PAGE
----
|Publication number||US3826226 A|
|Publication date||Jul 30, 1974|
|Filing date||Dec 12, 1972|
|Priority date||Dec 12, 1972|
|Publication number||US 3826226 A, US 3826226A, US-A-3826226, US3826226 A, US3826226A|
|Original Assignee||Clark R|
|Export Citation||BiBTeX, EndNote, RefMan|
|Patent Citations (8), Referenced by (10), Classifications (9)|
|External Links: USPTO, USPTO Assignment, Espacenet|
United States Patent [191 Clark mi 3,826,226 [451 July 30, 1 974 [5 APPARATUS FOR COATING PARTICULATE MATERIAL  Inventor: Raymond L. Clark, 628 Chapel St.,
Hampton, Va. 23369  Filed: Dec. 12, 1972  Appl. No.: 314,490
52 us. (:1. 11s/49.1  Int. Cl. C23e 13/12  Field of Search l l8/48-49.l; 117/933; 222/414, D16. 1
 References Cited UNITED STATES PATENTS 663,902 12/1900 Hutcliison .f. 222/414 X 2,153,786 4/1939 Alexander et a1. 118/49 X 2,319,865 5/1943 James 118/303 2,398,517 4/1946 Castor 118/49 2,434,931 1/1948 Johnson 1155/49.] X 2,664,853 l/1954 Schuler 118/49 3,326,178' 6/1967 De Angelis 1l8/49.l 3,690,291 /1972 Judd ct a1. l18/49.1
Primary ExaminerMorris Kaplan Attorney, Agent, or Firm-Howard J. Osborn; Wallace .1. Nelson; John R. Manning  ABSTRACT Apparatus and method of depositing controlled thickness coatings on small particles including a drop tower for gravity feed of the particles from a first hopper to a second hopper and wherein the particles are induced to spin during fall and pass through a vaporized coating medium; said medium comprising an ion beam directed from an ion emitter disposed laterally offset from, and shielded with respect to, said drop tower.
10 Claims, 2 Drawing Figures VACUUM PUMP iii
SHEEI 1 OF 2 I VACUUM PUMP} PAIENIED JUL301974 SHEET 2 or z 1 I APPARATUS FOR COATING PARTICULA'IE MATERIAL ORIGIN OF THE INVENTION This invention was made by an employee of the National Aeronautics and Space Administration and may be manufactured and used by or for the government for governmental purposes without the payment of any royalties thereon or therefor.
BACKGROUND OF THE INVENTION This invention is concerned with an apparatus for applying thin controlled thickness coatings on small particles. Controlled thickness coatings on many small particles such as glass spheres, chopped strands of fiberglass, solid granules of propellant fuels, and the like, have proved of increasing importance in ordnance and aerospace research projects. For example, metallic coated filled and hollow glass spheres have been employed in sandwich structures, ablative shielding compositions, and the like, asfiller material to control the density of the compositions and to alter the other properties thereof. Similarly, coated propellant fuel granules are employed in various propellant compositions. Some of the known processes for applying coatings to small particles have required increased temperature environments for the coating step and the thickness of the coating applied has been difficult to adjust with uniformity and accuracy.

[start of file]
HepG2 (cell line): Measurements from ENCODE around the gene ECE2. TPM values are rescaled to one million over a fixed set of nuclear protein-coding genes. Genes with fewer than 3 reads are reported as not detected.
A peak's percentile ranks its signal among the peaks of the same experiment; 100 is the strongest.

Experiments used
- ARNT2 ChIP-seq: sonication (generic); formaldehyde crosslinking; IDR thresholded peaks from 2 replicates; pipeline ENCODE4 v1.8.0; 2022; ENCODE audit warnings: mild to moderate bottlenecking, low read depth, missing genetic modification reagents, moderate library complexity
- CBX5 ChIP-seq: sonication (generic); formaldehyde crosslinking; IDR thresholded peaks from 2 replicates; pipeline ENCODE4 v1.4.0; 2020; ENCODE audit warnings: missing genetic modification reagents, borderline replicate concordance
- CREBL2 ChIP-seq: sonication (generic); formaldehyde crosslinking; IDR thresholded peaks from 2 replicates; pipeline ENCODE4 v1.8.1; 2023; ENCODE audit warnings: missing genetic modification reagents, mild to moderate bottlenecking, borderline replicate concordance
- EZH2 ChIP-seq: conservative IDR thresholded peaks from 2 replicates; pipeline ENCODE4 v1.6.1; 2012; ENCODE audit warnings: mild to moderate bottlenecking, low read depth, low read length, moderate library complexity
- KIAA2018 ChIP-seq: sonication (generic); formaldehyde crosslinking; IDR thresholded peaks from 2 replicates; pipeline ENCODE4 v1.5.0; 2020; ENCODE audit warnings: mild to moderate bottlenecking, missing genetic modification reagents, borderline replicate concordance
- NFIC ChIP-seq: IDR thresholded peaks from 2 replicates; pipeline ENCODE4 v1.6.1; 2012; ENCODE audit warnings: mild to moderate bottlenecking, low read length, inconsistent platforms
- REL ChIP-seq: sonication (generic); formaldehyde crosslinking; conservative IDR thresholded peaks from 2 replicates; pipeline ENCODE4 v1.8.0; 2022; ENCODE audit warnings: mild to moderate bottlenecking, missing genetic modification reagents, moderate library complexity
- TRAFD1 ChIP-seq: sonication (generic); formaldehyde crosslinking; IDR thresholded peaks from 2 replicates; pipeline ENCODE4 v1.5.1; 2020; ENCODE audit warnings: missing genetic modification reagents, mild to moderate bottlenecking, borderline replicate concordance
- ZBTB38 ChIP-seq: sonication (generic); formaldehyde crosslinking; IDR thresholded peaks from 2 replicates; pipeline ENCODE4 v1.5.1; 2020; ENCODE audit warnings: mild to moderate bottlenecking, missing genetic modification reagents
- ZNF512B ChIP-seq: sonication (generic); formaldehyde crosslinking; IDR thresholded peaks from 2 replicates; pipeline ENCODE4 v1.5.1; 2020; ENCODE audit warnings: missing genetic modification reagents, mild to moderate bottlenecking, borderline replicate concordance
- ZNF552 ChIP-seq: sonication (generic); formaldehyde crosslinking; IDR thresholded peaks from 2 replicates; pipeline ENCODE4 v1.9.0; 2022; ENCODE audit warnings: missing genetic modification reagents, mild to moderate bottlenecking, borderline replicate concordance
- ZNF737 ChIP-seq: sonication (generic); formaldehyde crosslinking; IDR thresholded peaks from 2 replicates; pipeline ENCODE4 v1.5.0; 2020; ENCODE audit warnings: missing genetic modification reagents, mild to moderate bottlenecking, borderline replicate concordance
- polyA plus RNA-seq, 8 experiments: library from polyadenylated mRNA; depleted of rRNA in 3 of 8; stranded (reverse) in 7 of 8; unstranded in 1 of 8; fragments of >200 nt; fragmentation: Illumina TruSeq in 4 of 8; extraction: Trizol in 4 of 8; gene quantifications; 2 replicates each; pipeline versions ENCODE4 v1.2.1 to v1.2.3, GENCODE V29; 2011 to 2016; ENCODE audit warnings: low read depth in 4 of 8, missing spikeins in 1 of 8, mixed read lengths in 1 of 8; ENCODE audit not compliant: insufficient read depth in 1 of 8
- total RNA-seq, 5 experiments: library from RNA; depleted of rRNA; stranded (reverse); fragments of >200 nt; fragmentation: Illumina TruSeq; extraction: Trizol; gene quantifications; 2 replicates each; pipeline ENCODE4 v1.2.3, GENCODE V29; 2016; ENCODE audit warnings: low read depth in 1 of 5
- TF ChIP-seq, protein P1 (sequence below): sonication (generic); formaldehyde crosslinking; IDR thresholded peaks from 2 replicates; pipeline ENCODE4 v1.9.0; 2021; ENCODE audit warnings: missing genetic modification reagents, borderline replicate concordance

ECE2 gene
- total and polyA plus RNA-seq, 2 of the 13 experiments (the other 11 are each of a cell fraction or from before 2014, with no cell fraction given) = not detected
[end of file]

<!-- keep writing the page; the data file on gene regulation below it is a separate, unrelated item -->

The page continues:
It is therefore an object of the present invention to provide a novel apparatus for coating small particles with a uniform coating material.
Another object of the present invention is an apparatus for applying a fusible coating material to small particles.
Another object of the present invention is to provide an apparatus for uniformly coating small particles in an ambient temperature environment.
Another object of the present invention is to provide an apparatus for applying a uniform fusible coating to small particles under vacuum conditions.
BRIEF SUMMARY OF THE INVENTION According to the present invention, the foregoing and other objects are attained by providing a vertically disposed drop tower having a feeder hopper at the upper end thereof, a collection hopper at the lower end and a coating chamber area intermediate the ends of the tower. The feeder hopper contains a quantity of small granular particles to be coated and is provided with a valve for releasing the particles at a controlled rate for free fall through the coating chamber into the collection hopper. A motor-driven stirrer serves to break up any clumps of material which may form in the hopper and provides a steady supply of the granular material at the bottom of the hopper. A high speed rotating drum having a knurled surface is provided near the top of the tower and adjacent theexit valve of the feeder hopper. This drum receives the granular material exiting the feeder hopper and effectively scatters the material further destroying particle clumps and althrough the deposition beam.
An ion beam is contained in a separate Y-branch to the main apparatus so as to be optically shielded from the coating chamber. In addition, by positioning the ion emitter a distance from the coating chamber the coating process is conducted in a relatively'cold environment. The entire drop tower is maintained under a suitable vacuum during the coating process.
BRIEF DESCRIPTION OF THE DRAWINGS tailed description when considered with the accompanying drawings wherein:
FIG. 1 is a part sectional, part schematic representation of the coating apparatus according to the present invention; and e FIG. 2 is a part exploded view of the ion emitter assembly of the present invention.